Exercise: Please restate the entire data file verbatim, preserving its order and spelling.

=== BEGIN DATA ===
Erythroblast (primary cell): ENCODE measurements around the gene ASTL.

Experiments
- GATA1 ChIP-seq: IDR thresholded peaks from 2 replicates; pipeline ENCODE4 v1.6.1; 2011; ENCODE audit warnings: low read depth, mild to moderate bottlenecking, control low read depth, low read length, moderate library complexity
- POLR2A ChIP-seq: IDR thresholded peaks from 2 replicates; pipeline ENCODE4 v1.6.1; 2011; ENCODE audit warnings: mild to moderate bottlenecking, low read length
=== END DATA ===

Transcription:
Erythroblast (primary cell): ENCODE measurements around the gene ASTL.

Experiments
- GATA1 ChIP-seq: IDR thresholded peaks from 2 replicates; pipeline ENCODE4 v1.6.1; 2011; ENCODE audit warnings: low read depth, mild to moderate bottlenecking, control low read depth, low read length, moderate library complexity
- POLR2A ChIP-seq: IDR thresholded peaks from 2 replicates; pipeline ENCODE4 v1.6.1; 2011; ENCODE audit warnings: mild to moderate bottlenecking, low read length